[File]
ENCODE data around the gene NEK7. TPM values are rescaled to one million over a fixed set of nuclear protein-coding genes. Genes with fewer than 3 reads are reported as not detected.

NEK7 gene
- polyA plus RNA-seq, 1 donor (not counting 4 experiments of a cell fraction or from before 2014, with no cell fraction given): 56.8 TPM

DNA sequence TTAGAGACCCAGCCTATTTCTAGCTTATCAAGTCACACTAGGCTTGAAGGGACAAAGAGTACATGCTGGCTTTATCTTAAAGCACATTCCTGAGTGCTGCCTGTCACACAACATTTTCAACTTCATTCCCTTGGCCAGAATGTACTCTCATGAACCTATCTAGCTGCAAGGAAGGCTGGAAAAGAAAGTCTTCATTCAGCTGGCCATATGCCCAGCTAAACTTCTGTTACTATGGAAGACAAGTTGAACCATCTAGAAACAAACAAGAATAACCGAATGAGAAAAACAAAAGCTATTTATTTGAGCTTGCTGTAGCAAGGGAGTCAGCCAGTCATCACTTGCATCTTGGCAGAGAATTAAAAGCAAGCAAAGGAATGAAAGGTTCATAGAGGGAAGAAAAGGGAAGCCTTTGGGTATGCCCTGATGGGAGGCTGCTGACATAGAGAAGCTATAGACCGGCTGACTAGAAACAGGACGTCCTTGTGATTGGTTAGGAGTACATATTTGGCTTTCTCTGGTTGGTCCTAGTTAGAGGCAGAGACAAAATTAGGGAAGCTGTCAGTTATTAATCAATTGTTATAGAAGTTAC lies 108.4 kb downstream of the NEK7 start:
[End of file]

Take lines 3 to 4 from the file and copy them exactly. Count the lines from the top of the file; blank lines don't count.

- polyA plus RNA-seq, 1 donor (not counting 4 experiments of a cell fraction or from before 2014, with no cell fraction given): 56.8 TPM

DNA sequence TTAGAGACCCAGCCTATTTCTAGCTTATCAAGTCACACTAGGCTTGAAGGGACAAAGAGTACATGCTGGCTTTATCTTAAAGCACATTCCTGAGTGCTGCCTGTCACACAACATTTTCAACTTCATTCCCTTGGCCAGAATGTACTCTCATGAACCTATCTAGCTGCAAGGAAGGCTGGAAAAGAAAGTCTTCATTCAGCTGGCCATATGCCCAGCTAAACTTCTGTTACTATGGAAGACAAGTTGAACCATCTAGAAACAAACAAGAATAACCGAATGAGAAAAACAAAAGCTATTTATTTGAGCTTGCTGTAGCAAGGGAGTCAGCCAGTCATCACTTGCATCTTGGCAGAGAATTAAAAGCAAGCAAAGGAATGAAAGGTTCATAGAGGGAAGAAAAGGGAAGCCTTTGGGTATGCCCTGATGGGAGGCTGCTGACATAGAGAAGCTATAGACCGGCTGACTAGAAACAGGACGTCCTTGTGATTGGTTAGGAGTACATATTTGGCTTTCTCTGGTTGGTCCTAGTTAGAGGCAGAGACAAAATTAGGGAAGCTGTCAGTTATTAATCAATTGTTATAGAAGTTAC lies 108.4 kb downstream of the NEK7 start: